ROY LEONARD SEWELL v. DIANE HOLLAND SEWELL - Articles

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Posted by: Amelia Ferrell Knisely on May 27, 2016

Court: TN Court of Appeals

Attorneys 1:

Melissa Thomas Blevins, Jasper, Tennessee, for the appellant, Roy Leonard Sewell.

Attorneys 2:

Diane Holland Sewell, Chattanooga, Tennessee, Pro Se.

Judge(s): FRIERSON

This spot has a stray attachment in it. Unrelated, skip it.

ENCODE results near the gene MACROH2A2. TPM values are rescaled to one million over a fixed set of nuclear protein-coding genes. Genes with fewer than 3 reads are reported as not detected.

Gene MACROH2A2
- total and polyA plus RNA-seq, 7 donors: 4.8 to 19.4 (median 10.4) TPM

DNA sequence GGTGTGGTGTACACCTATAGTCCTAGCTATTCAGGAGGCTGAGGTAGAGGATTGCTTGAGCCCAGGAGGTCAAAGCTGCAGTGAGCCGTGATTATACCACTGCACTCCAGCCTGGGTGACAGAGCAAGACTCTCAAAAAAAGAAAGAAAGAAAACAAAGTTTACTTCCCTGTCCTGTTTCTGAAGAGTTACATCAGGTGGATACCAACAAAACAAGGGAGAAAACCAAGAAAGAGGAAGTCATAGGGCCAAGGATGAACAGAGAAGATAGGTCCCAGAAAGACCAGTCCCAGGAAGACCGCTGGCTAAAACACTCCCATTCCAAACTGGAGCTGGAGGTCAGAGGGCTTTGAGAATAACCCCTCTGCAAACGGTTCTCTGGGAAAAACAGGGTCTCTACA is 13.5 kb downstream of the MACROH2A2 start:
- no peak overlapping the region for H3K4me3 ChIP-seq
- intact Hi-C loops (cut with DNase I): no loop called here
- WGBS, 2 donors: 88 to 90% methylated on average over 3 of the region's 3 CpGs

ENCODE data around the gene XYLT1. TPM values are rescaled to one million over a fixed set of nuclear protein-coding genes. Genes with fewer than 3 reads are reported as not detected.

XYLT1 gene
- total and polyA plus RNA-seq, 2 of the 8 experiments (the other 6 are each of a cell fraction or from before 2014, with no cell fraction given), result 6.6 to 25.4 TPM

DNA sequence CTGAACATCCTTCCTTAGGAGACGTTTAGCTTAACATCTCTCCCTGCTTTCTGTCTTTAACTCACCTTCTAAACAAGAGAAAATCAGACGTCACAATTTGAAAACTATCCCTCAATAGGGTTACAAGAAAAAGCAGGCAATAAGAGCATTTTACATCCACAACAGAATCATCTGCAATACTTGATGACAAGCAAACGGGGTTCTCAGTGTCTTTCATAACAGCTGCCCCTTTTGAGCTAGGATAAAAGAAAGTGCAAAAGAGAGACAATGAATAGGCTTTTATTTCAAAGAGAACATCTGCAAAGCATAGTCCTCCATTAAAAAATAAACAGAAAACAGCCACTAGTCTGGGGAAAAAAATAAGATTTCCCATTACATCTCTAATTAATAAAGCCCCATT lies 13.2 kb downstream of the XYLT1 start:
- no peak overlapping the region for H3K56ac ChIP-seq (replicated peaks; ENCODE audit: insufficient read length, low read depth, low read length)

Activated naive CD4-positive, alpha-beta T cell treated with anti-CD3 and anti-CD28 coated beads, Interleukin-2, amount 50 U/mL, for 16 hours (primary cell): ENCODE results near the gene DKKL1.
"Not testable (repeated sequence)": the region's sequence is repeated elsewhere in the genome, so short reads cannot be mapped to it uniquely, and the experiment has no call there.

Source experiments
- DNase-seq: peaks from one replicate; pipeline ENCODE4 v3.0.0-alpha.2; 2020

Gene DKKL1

In this post-divorce parenting and child support action, the father filed petitions in January 2013 to register and modify the parties' 1997 Georgia divorce decree in the Hamilton County Circuit Court (“trial court”). In the divorce decree, the Georgia court had, inter alia, designated the mother as the primary residential parent of the parties' infant son and directed the father to pay weekly child support. The trial court subsequently entered an agreed order registering the Georgia decree. Following a hearing conducted in March 2013, the trial court entered an order designating the father as the primary residential parent, incorporating a modified permanent parenting plan order, and setting child support to be paid by the mother. The mother subsequently filed a petition to register and enforce a 1998 Georgia court order finding the father in contempt and a 2003 Georgia income deduction order. She concomitantly filed an amended counter-petition, alleging several counts of willful contempt against the father, including nonpayment of child support and uninsured medical expenses, as well as unlawful possession of personal property purportedly belonging to the mother. The father subsequently filed a petition for contempt, alleging that the mother had willfully failed to pay child support pursuant to the trial court?s March 2013 order. During a two- day bench trial conducted in July 2014, the parties stipulated that the father had received Social Security disability payments from 2004 through 2013 and that the mother had received a total of $107,037.00 in related disability benefits paid on behalf of the child during that time span. Upon consideration of the evidence, as well as subsequent stipulations and pleadings filed by the parties, the trial court found that because the father had not petitioned for a modification of his child support prior to filing his petition to modify custody, he could not be credited with the Social Security benefits paid to the mother on the child's behalf. The court did, however, offset the Social Security disability benefits paid to the mother against the uncovered medical expenses claimed by the mother. In an order entered in March 2015, the court awarded the mother a judgment for a child support arrearage in the amount of $46,592.68 plus statutory interest. The court found the father in contempt for failing to maintain life insurance as ordered by the Georgia court but dismissed all other allegations of contempt. Father has appealed the ?? arrearage award, and Mother has raised issues regarding the Child's uncovered medical expenses, the dismissal of her remaining contempt allegations, and attorney's fees. Discerning no reversible error, we affirm.